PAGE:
(HealthDay News) — Weight loss over 2 years is associated with reduced diabetes incidence and improvement in cardiometabolic risk factors, according to a study published online in Diabetes Care.
Linda M. Delahanty, RD, from Massachusetts General Hospital in Boston, and colleagues examined measures of weight loss in relation to incident diabetes and cardiometabolic risk factors. Data were collected for 1,000 participants in the Diabetes Prevention Program lifestyle intervention arm.
The researchers analyzed nine weight measures, characterizing baseline weight, short- vs. long-term weight loss, short- vs. long-term weight regain and weight cycling. They sought to examine predictors of incident diabetes and improvement in cardiometabolic risk factors.
The researchers found that weight loss in the first 6 months was protective of diabetes (HR=0.94 per kg; P<.01) and cardiometabolic risk factors (P<.01); however, long-term weight loss (from 0 to 2 years) was the strongest predictor of decreased incidence of diabetes (HR=0.90 per kg; P<.01) and cardiometabolic risk factor improvement (eg, fasting glucose; P<.01).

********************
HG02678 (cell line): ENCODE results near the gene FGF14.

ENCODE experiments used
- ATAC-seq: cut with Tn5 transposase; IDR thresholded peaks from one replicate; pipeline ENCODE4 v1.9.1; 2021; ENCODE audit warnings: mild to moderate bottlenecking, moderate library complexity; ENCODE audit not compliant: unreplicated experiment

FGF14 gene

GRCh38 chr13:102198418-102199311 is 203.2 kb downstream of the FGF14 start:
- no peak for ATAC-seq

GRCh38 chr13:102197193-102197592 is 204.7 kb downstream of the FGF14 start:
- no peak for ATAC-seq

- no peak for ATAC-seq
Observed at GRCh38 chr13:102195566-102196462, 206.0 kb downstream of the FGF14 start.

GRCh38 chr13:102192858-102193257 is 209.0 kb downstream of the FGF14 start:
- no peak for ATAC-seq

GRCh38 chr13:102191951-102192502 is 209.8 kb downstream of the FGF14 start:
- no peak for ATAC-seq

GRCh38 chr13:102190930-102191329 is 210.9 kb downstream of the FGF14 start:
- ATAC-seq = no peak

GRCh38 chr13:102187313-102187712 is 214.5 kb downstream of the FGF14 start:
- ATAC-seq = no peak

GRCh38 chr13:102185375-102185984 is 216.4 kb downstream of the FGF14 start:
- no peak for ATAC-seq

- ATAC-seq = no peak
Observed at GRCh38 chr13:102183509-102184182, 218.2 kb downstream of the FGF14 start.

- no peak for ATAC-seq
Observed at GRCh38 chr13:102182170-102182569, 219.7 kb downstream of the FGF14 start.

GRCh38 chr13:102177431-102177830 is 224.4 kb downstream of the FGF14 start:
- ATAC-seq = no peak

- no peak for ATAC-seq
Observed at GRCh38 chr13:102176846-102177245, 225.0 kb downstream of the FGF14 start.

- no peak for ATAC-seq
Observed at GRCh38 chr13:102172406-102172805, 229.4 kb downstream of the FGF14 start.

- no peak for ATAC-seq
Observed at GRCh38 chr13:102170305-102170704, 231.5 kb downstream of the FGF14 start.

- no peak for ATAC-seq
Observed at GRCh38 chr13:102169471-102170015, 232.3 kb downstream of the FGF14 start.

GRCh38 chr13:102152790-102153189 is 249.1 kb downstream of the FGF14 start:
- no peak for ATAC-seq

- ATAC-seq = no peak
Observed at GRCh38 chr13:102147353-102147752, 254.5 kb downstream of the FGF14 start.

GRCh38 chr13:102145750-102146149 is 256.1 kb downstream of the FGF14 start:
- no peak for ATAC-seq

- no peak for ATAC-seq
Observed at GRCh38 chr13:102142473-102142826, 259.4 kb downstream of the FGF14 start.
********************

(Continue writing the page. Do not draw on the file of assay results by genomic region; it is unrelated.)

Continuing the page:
Per participant, weight cycling ranged from zero to six times and correlated positively with incident diabetes (HR=1.33; P<.01), fasting glucose (P=.02), homeostatic model assessment insulin resistance (P=.04) and systolic blood pressure (P=.01).
The effect of weight cycling was significant for diabetes risk (HR=1.22; P=.03), but not for cardiometabolic traits, after adjustment for baseline weight.
“Two-year weight loss was the strongest predictor of reduced diabetes risk and improvements in cardiometabolic traits,” the researchers wrote.
Pharmaceutical, nutritio, and exercise industries donated materials, equipment or medicines and/or supported the study.